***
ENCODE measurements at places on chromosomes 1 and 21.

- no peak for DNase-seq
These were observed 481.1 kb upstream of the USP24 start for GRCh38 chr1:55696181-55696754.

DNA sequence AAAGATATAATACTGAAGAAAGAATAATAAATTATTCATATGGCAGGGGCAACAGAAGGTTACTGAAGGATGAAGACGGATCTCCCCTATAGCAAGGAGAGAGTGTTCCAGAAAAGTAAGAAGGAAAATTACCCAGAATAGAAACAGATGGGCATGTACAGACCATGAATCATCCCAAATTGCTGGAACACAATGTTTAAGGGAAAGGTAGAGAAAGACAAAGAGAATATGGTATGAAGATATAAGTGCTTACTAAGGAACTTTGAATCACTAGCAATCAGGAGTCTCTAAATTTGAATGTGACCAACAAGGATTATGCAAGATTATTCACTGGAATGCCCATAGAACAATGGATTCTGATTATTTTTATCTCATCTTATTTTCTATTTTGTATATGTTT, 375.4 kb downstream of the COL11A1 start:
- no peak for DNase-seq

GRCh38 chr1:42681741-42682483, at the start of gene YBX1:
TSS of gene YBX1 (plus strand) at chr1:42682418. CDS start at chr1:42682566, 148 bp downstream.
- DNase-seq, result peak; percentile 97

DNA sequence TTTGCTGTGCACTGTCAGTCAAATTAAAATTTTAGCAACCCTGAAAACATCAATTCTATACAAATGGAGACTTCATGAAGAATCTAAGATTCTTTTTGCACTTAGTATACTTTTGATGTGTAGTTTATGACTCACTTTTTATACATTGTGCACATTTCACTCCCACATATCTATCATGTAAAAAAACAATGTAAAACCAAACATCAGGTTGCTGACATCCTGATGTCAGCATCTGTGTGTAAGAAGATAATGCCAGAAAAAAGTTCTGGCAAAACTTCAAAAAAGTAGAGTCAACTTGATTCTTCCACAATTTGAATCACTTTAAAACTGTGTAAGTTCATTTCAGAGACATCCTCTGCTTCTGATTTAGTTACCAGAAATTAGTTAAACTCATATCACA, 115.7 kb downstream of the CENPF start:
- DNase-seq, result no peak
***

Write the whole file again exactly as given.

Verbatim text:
ENCODE measurements at places on chromosomes 1 and 21.

- no peak for DNase-seq
These were observed 481.1 kb upstream of the USP24 start for GRCh38 chr1:55696181-55696754.

DNA sequence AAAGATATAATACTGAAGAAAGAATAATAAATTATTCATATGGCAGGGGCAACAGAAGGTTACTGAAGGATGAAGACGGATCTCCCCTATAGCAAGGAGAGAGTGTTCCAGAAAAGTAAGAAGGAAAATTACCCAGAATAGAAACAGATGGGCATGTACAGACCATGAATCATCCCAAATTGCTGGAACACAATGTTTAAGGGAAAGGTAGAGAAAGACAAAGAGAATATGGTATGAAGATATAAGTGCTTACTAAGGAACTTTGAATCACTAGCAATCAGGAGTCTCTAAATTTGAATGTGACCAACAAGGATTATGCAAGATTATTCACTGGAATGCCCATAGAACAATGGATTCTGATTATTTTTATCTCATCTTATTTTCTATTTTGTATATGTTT, 375.4 kb downstream of the COL11A1 start:
- no peak for DNase-seq

GRCh38 chr1:42681741-42682483, at the start of gene YBX1:
TSS of gene YBX1 (plus strand) at chr1:42682418. CDS start at chr1:42682566, 148 bp downstream.
- DNase-seq, result peak; percentile 97

DNA sequence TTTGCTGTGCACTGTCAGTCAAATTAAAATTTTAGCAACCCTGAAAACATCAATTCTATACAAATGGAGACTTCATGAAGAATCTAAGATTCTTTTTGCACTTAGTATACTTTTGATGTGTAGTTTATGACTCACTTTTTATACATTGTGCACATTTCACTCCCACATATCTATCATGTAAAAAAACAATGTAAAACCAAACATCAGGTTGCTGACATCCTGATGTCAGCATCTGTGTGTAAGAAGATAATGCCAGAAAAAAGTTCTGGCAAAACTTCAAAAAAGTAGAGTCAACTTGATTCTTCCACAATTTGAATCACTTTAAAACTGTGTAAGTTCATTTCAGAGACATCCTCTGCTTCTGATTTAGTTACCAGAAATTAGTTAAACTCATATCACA, 115.7 kb downstream of the CENPF start:
- DNase-seq, result no peak